My Samsung Galaxy S6 Edge has problems working with the Fitbit Charge HR so I tried Samsung's own Gear Fit to see if I would have better luck.
For some reason, unlike in other countries, Samsung doesn't have their own retail stores in the US. Instead, they use BestBuy, the largest electronics retail chain in the US, to showcase their wares.
Samsung has a variety of wearable products ranging from a full smartwatch all the way to the Gear Fit which is more targeted towards fitness similar to the Fitbit.
I opened the Gear Fit at In-N-Out Burger, a classic California institution.
The Gear Fit comes with some power charging accessories- they are small and easy to lose so be careful. Without the small power charging adapter that clips on to the back of the Gear Fit, you won't be able to charge it.
The Gear Fit is different from the Fitbit approach with Samsung emphasizing the curved color display making it really pop-out on your wrist compared to a more traditional sports band or watch.
The Gear Fit is a lot more affordable compared to similar class Fitbit models, but there are a lot of implementation issues which make the Gear Fit less user friendly despite the easier integration into Samsung Galaxy phones.
The Gear Fit is one of the few models in its price range that includes heart rate monitoring. However, unlike the Fitbit Charge HR, the Gear Fit actually doesn't continuously monitor and track the heart rate. You need to go navigate to the heart rate screen and do a single point measurement of the heart rate. This is essentially the same feature as using the Samsung Galaxy S6 Edge to measure your heart rate, and doesn't take advantage of the fact that the Gear Fit is worn and could always be taking heart rate measurements. One possible reason for this is that taking heart rate measurements seem to quickly drain the Gear Fit battery.
Measuring heart rate during exercise is also useful to make sure you are in the right cardio zone but when you check your heart rate with the Gear Fit, it asks you to "Try and Relax" and you have to be really still to take a measurement. It's almost impossible to take a heart rate measurement while being active compared to the Fitbit Charge HR.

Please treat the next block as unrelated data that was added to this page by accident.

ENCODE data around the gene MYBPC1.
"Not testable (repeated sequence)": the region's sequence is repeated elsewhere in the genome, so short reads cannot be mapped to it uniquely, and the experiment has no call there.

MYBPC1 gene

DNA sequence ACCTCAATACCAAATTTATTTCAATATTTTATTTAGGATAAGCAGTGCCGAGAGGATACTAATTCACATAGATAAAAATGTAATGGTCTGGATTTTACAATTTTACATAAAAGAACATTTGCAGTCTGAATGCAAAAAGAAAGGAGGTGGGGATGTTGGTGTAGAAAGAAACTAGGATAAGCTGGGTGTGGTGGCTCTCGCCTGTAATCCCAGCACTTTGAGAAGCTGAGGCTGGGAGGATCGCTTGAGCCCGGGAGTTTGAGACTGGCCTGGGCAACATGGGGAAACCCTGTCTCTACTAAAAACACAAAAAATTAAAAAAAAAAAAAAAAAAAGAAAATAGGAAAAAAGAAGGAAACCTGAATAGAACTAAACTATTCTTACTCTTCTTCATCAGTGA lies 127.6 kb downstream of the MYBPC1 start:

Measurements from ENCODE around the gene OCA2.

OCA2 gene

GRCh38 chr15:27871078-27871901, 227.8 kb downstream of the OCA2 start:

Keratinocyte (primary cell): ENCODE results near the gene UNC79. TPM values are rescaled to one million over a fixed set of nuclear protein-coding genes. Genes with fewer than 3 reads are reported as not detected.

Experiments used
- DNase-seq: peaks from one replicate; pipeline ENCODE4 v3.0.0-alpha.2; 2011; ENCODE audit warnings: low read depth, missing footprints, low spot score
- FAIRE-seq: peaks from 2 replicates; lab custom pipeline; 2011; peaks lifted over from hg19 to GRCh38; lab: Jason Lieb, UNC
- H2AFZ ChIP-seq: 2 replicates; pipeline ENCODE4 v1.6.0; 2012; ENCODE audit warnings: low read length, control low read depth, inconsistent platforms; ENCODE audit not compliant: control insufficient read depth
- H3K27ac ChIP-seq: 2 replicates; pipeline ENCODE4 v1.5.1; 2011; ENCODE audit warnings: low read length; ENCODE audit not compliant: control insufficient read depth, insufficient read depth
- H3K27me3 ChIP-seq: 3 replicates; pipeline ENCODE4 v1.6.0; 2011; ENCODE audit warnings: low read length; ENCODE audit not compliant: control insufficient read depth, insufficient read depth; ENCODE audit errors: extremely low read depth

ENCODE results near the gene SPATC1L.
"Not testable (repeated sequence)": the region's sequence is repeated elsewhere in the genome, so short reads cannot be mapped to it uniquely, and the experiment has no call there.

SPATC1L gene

Keeping track of steps and sleep is also something that most fitness trackers do nowadays. While the Fitbit Charge HR will automatically and continuously monitor your steps and sleep, the Gear Fit requires you to go to a Pedometer screen to make press a button to turn on the step tracking. Similarly, you need to go to a sleep menu to manually press a button before you start sleeping and after you wake up. Most people will forget that they need to manually enable this tracking, and as a result you will only track data only when you remember you want to do it. The nice thing about the Fitbit Charge HR is that it is very unobtrusive to your every day life while the Gear Fit constantly reminds you that it's on your wrist.
Another example of this is where the Gear Fit will keep on vibrating to notify me when Bluetooth is connected or not connected to the Galaxy S6 Edge. One of the main reasons to have a wearable is to not require keeping your smartphone in your pocket over time especially during sports. However, if your smartphone is left on the side of the gym, and you are running around the court, the Gear Fit will annoyingly vibrate every few minutes as you get in and out of range of the smartphone.
Unlike the Fitbit app on your iPhone or iPad which integrates pretty well with your Fitbit, the Samsung S Health app makes you feel like the Gear Fit is competing with the Galaxy S6 Edge's own fitness tracking features. For example, if you use S Health to track your heart rate, instead of enabling the Gear Fit, you instead are directed to use your Galaxy S6 Edge to take the measurement.
The main advantage of using the Gear Fit over the Fitbit Charge HR is that you don't have to worry about sync'ing the the Gear Fit with the Galaxy S6 Edge. All that is taking care of in the background. However, the Gear Fit still feels like a de-featured smartphone truing to be a fitness tracker instead of a fitness tracker trying to integrate seamlessly with your smartphone and everyday life.